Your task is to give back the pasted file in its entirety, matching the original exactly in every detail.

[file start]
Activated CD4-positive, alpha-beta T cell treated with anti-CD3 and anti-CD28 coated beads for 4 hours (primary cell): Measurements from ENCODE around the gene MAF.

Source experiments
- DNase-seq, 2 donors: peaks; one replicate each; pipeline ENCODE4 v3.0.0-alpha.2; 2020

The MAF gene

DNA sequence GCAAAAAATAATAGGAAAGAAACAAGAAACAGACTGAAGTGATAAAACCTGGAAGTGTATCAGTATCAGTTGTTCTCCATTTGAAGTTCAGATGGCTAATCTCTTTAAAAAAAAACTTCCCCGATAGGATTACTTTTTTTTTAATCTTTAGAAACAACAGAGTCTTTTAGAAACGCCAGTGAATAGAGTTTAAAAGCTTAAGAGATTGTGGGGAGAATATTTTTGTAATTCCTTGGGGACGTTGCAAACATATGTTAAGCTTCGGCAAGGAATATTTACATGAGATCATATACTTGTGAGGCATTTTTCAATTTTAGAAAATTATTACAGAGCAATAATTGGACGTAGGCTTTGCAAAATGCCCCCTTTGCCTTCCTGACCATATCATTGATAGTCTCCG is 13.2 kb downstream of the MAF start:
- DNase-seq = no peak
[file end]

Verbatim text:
Activated CD4-positive, alpha-beta T cell treated with anti-CD3 and anti-CD28 coated beads for 4 hours (primary cell): Measurements from ENCODE around the gene MAF.

Source experiments
- DNase-seq, 2 donors: peaks; one replicate each; pipeline ENCODE4 v3.0.0-alpha.2; 2020

The MAF gene

DNA sequence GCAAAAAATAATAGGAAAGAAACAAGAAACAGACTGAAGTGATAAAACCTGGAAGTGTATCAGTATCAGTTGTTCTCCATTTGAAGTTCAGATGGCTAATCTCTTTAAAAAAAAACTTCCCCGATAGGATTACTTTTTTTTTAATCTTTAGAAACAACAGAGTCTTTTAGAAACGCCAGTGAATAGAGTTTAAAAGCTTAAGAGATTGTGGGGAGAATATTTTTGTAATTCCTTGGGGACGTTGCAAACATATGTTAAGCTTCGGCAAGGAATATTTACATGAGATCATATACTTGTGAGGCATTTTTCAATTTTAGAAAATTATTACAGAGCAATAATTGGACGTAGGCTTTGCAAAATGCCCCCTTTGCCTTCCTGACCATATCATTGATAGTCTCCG is 13.2 kb downstream of the MAF start:
- DNase-seq = no peak